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Why the Turkish protests matter to

the west
Secularism: what does it mean to the people of Turkey? Is it simply a question of whether we can buy
alcohol when we please, or whether the cabin crew of Turkish airlines are allowed to wear red lipstick?
It cannot simply be these eye-catching issues, beloved of the media, that havebrought people out on
to the streets in their tens of thousands. Let me draw a different picture of the current challenges to
secularism in Turkey, as protesters continue to express their frustration with a government that seems
to be defined by inflexible religiosity.
Education, for one thing, is in peril. Turkey's ruling Justice and Development (AK) party has given the
lion's share of the budget to mosques and religious schools, cutting schools that provide secular
education adrift. There are 67,000 schools and 85,000 mosques. Over the past few months, in Istanbul
alone, 98 primary schools have been converted into state-run religious Imam Hatip schools. A woman
complained to me in my capacity as an opposition MP that her daughter's school of 1,200 students
was turned into an Imam Hatip school with a capacity of only 320. Soon, only children of the well-to-do
will be able to receive a secular education. "What are we, the poor, supposed to do?" she asked me.
Freedom of speech is also threatened. It is well known that Turkey hasmore imprisoned
journalists than any other country, but as a result of the chilling effect of these prosecutions on the
press, many stories never make the news. The government is quick to clamp down on dissent.
The government has embarked on a process of reshaping Turkey. In our country today, politics and
many other aspects of social and economic life are increasingly differentiated on the basis of how
pious people are. It takes great courage to eat in public during the month of Ramadan fasting. Religion
classes in schools teach the protocols of worship instead of religious philosophy. Those, such as
the Alevis, who do not embrace the Sunni tradition, are considered adversaries by the government.
While the impeccable legal status that was previously accorded to women has not been challenged,
profound transformations in women's social status have taken place, and the prime minister, Recep
Tayyip Erdoan, urges them to stay at home and have more children.
Corruption is rampant. The government now employs public sector workers according to their religious
knowledge, rather than their scores in the civil service examinations. By securing privileged positions
for their adherents in education and the bureaucracy, the government has dealt a serious blow to the
already fragile democratic tradition in our country. We shook off the leaden hand of the military only to
find that pious politicians who claimed to be working for equality have placed an equally heavy burden
of autocracy and intolerance on us.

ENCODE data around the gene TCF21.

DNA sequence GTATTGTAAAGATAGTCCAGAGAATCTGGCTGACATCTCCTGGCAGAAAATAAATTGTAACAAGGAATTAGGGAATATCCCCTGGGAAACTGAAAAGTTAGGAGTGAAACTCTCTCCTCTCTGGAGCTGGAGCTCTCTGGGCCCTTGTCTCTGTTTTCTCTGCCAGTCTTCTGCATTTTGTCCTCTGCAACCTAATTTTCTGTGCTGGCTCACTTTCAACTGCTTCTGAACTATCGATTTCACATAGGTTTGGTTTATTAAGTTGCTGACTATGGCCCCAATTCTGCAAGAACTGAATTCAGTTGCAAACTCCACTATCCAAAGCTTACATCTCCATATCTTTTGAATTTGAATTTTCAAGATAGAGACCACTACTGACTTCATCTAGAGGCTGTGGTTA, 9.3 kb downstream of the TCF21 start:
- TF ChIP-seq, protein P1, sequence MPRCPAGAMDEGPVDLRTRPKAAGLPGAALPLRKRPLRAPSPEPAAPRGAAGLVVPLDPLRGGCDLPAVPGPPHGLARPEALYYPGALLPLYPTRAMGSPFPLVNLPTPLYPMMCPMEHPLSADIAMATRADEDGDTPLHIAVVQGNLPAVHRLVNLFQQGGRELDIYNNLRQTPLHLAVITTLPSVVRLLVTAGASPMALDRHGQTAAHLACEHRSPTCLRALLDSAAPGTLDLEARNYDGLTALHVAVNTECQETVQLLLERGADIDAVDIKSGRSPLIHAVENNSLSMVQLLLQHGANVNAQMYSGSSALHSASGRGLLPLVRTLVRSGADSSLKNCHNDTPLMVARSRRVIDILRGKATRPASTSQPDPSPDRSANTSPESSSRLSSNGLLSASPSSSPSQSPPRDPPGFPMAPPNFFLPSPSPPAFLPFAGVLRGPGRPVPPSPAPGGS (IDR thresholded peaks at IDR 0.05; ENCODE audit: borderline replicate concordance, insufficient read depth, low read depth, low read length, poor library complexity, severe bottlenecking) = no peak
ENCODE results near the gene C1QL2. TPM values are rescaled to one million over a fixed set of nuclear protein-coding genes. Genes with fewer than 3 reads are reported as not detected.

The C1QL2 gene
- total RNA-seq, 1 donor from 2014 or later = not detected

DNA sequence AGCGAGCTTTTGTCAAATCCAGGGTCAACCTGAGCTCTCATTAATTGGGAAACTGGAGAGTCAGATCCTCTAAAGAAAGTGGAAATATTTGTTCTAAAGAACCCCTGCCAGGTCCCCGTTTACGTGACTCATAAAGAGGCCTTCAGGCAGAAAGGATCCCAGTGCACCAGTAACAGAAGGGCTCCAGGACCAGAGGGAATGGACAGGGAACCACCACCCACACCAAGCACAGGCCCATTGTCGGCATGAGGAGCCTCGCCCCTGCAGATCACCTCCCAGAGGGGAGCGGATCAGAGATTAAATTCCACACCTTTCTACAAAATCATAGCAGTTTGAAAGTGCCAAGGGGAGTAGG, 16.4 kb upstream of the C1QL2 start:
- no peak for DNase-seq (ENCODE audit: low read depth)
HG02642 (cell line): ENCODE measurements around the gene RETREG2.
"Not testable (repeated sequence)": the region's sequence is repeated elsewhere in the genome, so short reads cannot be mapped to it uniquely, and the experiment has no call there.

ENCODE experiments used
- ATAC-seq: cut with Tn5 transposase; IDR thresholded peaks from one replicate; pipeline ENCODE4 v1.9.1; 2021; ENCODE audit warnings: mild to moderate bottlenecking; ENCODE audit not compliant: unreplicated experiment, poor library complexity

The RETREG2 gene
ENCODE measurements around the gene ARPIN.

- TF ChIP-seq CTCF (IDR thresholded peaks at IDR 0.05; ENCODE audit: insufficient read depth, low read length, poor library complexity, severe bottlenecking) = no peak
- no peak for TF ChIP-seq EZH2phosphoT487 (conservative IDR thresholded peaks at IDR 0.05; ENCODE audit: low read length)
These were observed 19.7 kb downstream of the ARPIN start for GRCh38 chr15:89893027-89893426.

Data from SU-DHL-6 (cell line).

The same Turkey that today finds itself in this position was considered a beacon after its establishment
in 1923, an important laboratory where a modern and secular government was reconciled with a
Muslim society, however delicate that synthesis might have been. It was widely believed that Turkey's
transformation set a model for the rest of the Islamic world. The hope was that the reforms of the new
republic would be carried over to future generations.
I certainly do not support excluding faith from public life. But political Islam in our country does not
content itself with the role of moral guide. Rather it aspires to mould everyone to the same imagined
pious Sunni national character by wrapping society in restrictive rules, ostensibly for the public's own
welfare, and then policing citizens and punishing those who disagree.
What is worse is that our rising apprehension about the direction our government is taking finds no
audience among those in the west who would never tolerate such politics and restrictions in their own
countries. The discourse of the west and the attitudes of its leaders are important because they
influence public debate in Turkey. However, the west, understandably obsessed by its own security
concerns and strategies, looks the other way at the Turkish government's abuses. As a member of the

opposition, what I want is not for the west to intervene in our internal affairs, but for it to stop shielding
a government with such little regard for the values of freedom.
Who else will be able to reconcile Islam, secularism and democracy once Turkey fails? What are the
global consequences of this failure?
I urge those in the west who believe that Turkey and the globe benefit from a democracy whose fabric
is interwoven with religion to look again at what that fabric looks like today our society's rights
shredded in the name of yet another intolerant majority.
Bear in mind how valuable a secular Turkey is for the world. Do not forfeit the last secularists in the
Middle East to the purge that is taking place in the name of democracy, as if a lower level of rights is